2 Answers 2

up vote 3 down vote accepted

$.ajaxSetup is not required but it is useful:

  • if you run a $.post you can't define an error handling function and debugging will be hard - in this case you can define a generic error function in $.ajaxSetup;
  • if you run a $.post and receive HTML data that you need to show and you need its elements to have bound events to them - you'll be able to define what event handlers should be reapplied to these new objects;

$.ajaxStart is not required either.

jQuery UI is a user interface core library that usually comes packed with some other libraries such as drag&drop elements behavior, sortable elements behavior and some widgets like an accordion menu, modal message box etc.. This is not needed unless you intend on actually using its API to build your front-end.

1 it has no constructive reason (that I know of) for not scaling; of course if you set it up to batter the server with requests every millisecond you can make the server crash (with many concurrent users) or make the browser crash (with an infinite loop of connections opening) or both, but in either case that's bad craftsmanship

2 Not it does not keep an open socket

3 Yes

4 It works well any browser including IE6 - but some browsers (such as IE6) may experience a bigger slowdown due to larger amounts of JavaScript code (and their memory leaks)

5 IE6


  • Browsers being open for a long time eat up memory like peanut butter;
  • JSON is your friend - build your app with front-end logic in mind, don't build it with HTML sent over the wire it complicates things (you need to rebind event handlers to every new object received via AJAX, you have little formatting access to a big blog of HTML you just received etc.);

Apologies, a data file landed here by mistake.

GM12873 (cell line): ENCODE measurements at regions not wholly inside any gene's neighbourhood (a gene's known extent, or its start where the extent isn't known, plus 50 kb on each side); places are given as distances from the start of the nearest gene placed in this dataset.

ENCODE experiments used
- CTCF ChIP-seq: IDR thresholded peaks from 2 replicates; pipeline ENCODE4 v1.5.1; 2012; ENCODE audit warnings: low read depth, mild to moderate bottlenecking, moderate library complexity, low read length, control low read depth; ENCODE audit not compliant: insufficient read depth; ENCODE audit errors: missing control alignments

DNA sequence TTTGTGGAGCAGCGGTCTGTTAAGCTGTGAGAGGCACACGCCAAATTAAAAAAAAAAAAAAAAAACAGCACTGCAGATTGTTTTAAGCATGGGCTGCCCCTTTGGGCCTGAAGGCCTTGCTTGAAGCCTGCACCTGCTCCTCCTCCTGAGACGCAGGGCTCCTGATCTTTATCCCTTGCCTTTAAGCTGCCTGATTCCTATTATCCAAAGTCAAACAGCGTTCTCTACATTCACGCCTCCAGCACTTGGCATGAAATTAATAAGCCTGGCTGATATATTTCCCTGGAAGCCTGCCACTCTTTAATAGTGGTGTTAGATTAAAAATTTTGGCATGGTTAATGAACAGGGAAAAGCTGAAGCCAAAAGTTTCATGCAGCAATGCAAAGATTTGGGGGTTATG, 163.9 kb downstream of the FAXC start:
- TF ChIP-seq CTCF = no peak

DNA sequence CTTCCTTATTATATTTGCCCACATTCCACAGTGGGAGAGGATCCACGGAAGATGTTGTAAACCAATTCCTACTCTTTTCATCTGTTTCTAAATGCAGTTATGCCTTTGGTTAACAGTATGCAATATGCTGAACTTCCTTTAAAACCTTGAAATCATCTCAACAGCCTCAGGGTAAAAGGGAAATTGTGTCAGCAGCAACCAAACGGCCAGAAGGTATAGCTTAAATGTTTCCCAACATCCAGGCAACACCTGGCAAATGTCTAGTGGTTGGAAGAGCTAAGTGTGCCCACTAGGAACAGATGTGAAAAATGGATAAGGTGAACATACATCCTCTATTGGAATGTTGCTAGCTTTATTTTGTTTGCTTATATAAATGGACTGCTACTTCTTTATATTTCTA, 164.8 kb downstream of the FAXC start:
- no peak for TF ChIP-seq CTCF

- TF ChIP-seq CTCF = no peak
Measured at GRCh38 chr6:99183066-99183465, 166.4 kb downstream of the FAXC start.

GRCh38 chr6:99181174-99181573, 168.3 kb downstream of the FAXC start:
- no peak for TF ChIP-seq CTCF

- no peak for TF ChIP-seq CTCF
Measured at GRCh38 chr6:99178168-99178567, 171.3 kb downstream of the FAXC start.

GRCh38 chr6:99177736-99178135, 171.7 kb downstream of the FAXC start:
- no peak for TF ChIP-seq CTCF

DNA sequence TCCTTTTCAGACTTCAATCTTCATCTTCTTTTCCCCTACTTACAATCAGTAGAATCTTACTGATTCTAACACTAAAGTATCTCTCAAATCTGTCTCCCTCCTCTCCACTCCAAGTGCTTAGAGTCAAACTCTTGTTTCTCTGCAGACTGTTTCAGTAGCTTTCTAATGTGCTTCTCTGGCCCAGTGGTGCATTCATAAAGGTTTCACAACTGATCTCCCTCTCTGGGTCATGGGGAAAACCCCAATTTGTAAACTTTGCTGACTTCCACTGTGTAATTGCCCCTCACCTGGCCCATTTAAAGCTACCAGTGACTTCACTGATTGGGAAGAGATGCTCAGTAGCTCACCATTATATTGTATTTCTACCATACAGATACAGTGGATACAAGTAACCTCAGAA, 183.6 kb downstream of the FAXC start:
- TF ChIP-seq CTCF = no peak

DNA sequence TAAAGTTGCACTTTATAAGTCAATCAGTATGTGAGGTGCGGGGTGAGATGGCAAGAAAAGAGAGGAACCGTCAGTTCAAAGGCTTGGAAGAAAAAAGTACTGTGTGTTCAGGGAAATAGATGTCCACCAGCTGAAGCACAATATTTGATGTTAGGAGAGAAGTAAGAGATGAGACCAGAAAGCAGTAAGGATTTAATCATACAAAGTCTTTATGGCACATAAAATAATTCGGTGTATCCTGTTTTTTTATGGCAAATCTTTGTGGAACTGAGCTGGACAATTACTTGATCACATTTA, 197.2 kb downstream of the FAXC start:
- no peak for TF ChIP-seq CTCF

• get the data as JSON, use a front-end template engine such as Mustache.js to compose data using the JSON;

Memory leaks and/or loaded and unused content are normally cleared after a refresh - especially in Chrome - on the other hand Firefox is a real memory muncher, 6-12 hours of having it open even with no activity you'll see an increase in memory usage.

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Thanks for your thoughtful answers, and for being the first to answer. –  DragonLord Aug 10 '12 at 18:35
Are memory leaks per page, or per browser execution session? That is, if I reload or replace a page, will it wipe out (GC) those leaks for the old closed page, or do they simply stay around until the browser instance gets killed? [Wishful thinking but I have to ask.] No battering but maybe 500 ajax pulls in 2-3 hrs. JS garbage comes from unused objects. If I unlink and clear references, won't the JS GC take care of them, or does jQuery maintain references to old ajax objects? It depends on browser JS implementation? Good catch on this issue. JS/jQ commands to watch out for, re leaks? Thanks. –  DragonLord Aug 10 '12 at 18:58
I've appended a response to my initial answer. –  Mihai Stancu Aug 10 '12 at 23:18

Without being an expert in browser archaeology, I think your recollection of Comet as a workaround for older browsers not supporting proper Ajax is wrong. Comet was an exotic special case, and you are correct that it often scales poorly. However, I wouldn't worry about Ajax support in the browsers still in use today, it should be a solved problem.

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This should be a comment not an answer. –  Mihai Stancu Aug 10 '12 at 7:34